Reston Spring

Reston Spring
Reston Spring

Friday, January 16, 2015

The Role of Temporary Office Providers in Facilitating Downsizing Trends, MIPIM Worldblog

According to Corenet Global, the average space per office worker dropped 75 square feet in 3 years, boosting the role of temporary office providers.

Regus Spear Tower

Temporary office providers aide in corporate downsizing 

Office space demand is influenced by shifts in corporate culture and advances in technology. Tenants with expiring leases are downsizing, especially among users that occupy 50,000 square feet or more; average footprints have shrunk by 24 percent from 2003 to 2013[1].  Tenants are trying to become more productive with space by increasing utilization rates in order to minimize occupancy costs and increase collaboration between employees and departments.  According to a survey conducted by Corenet Global, the average amount of space per office worker globally dropped to 150 square feet or less in 2013, from 225 in 2010. (Reston 2020 note:  These figures apply to rentable space.  Fairfax County tracks gross square footage for development planning purposes, which runs about one-third higher.) One of the primary approaches to accomplishing this is to increase the percentage of workers that share space. Cloud-based systems and online data warehouses have enabled employees to work from any location, facilitating this effort.

Companies have called upon temporary space providers in order to manage the risk of overflow and handle temporary excess demand, which has resulted in tremendous growth in this arena.  Two of the largest have flourished recently: Regus’ operating revenue in 2013 increased 24% from the prior year to £1.534 billion[2], while Servcorp’s operating revenue increased 16% from the prior year to $242 million[3].  This growth is not limited to the public sector.  Irvine, CA-based Premier Business Centers, the United States’ largest privately owned executive suite and alternative workspace company, was selected by Inc. Magazine as a Top Growth company in March 2014 and has grown from 900,000 square feet to over 1.3M, increasing their number of locations by 26% in the last few years[4].   Additionally, Preferred Office Network, the largest network of independent office business center operators aimed at corporate users, has increased their number of locations by 79% in less than four years.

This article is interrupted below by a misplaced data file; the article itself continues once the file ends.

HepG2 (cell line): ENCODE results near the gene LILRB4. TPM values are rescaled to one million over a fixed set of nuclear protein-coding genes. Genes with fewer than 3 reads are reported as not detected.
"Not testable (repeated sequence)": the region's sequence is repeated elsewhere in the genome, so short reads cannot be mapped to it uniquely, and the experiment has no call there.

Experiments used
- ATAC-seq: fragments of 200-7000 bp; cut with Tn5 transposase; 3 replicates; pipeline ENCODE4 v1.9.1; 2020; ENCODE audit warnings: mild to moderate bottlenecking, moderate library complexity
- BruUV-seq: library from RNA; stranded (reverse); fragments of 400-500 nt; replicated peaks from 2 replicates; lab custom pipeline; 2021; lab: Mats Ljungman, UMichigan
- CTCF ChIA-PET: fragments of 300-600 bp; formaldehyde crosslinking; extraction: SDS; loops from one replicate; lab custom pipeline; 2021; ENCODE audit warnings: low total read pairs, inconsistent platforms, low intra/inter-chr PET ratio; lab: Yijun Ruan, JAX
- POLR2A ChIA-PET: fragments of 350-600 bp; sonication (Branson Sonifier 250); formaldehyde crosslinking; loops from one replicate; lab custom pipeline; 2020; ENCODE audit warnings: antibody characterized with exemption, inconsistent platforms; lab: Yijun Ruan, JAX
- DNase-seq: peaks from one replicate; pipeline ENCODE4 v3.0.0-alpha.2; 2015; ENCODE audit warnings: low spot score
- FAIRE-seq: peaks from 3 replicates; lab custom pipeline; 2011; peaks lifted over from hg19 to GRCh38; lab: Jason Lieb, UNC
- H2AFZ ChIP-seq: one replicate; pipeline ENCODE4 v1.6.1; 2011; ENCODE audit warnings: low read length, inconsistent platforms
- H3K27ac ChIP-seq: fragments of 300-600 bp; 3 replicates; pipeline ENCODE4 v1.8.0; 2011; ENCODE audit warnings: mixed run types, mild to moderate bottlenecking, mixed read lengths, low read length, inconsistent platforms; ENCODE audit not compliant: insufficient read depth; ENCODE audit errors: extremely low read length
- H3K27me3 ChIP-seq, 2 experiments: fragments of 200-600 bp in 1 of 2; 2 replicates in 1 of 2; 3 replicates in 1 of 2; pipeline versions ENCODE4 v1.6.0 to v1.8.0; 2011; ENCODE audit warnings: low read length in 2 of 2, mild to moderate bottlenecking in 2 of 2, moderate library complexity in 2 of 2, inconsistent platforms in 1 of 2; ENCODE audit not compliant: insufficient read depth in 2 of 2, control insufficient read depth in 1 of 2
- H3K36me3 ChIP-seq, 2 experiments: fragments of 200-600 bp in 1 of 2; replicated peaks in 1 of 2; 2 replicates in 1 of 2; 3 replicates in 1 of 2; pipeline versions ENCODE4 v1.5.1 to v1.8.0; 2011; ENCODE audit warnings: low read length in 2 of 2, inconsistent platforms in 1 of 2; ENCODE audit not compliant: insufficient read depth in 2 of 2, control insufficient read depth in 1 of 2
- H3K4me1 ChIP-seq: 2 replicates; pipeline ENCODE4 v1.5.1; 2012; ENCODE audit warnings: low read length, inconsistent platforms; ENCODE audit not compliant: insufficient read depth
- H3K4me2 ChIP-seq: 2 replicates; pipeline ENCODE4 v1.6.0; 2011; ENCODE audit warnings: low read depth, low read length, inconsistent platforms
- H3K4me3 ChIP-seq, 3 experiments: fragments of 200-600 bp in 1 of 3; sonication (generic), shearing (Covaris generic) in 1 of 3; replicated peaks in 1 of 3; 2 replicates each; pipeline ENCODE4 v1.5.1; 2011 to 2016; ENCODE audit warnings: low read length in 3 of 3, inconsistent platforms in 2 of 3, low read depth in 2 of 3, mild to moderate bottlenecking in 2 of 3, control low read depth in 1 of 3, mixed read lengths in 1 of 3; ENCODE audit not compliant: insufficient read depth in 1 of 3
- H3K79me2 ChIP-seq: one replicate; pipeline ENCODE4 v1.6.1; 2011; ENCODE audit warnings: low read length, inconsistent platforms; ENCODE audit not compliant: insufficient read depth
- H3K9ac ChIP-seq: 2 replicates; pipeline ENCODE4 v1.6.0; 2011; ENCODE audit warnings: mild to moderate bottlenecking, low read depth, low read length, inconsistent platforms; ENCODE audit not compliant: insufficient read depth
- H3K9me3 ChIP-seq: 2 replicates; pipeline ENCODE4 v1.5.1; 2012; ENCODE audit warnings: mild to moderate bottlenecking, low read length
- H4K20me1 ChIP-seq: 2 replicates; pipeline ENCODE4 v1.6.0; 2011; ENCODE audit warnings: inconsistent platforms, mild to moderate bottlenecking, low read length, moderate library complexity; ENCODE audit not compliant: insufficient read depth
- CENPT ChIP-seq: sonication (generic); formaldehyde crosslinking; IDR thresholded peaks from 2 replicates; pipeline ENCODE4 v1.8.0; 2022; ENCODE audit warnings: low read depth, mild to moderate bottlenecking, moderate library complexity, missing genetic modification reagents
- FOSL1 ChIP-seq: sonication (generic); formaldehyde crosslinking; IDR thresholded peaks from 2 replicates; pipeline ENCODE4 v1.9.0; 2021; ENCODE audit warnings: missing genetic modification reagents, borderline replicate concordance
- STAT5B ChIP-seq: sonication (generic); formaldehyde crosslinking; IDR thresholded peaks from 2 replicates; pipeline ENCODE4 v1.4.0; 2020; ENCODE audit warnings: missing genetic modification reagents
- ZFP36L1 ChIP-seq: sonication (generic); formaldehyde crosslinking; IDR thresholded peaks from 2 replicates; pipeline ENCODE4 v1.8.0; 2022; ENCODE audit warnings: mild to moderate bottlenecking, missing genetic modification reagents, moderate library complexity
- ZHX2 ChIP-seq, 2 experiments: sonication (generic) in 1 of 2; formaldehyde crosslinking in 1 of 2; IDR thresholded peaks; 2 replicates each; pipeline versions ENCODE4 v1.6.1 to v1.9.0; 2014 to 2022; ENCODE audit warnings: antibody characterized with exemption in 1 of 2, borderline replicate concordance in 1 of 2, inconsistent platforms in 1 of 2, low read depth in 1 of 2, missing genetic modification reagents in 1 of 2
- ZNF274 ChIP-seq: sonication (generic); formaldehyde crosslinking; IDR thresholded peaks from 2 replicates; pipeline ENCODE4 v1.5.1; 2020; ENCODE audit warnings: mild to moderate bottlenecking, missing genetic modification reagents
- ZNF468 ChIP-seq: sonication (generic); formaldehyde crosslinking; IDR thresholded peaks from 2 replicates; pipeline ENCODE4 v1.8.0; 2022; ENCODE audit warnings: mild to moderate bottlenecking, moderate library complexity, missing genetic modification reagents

The temporary space model works best in major markets since organizations need flexibility in areas that neighbor their existing locations.  Well-located office buildings are able to maintain higher occupancy with these master lease-type tenants. Although sub-tenants pay a premium, the ability to grow and shrink quickly in space that is fully built-out makes this a compelling secondary option.  One executive at Regus, the world’s largest temporary space provider, stated that about half of Fortune 500 companies use Regus in some capacity, including Google, Accenture and Apple[5].   I believe the growth of temporary office space providers will continue as more firms become focused on decreasing office space per worker and shift to a higher percentage of shared working space.  Companies will want to push the limits and test new layouts to achieve higher utilization rates, understanding that they have a temporary space provider next door if things go awry.
The trend reported here compounds the general reduction in office space per worker we have reported on numerous times here, including several letters sent to Board Chairman Sharon Bulova.  Still, the County insists on planning office development at 300 gross square feet per worker, about double where the office market is headed.  The longer term impact of this decision is that key employment centers, such as Tysons and Reston, could end up with twice as many workers as planned, crippling the ability to handle the needed transportation infrastructure of any type.

In the near term, the impact is to have high and rising vacancy rates in the area's office market.  Transwestern reports the following NoVa office performance for 2014:

Most noteworthy is the NEGATIVE 2014 net absorption (more space vacated than leased) that has led to the highest office space vacancy rates seen in nearly two decades--and this has been the case for several years.   That means less property tax revenues from these property owners--and a greater reliance on home property values (which have grown modestly) to serve as the basis of County tax revenues.  Yes, our property taxes will rise even in this local election year.

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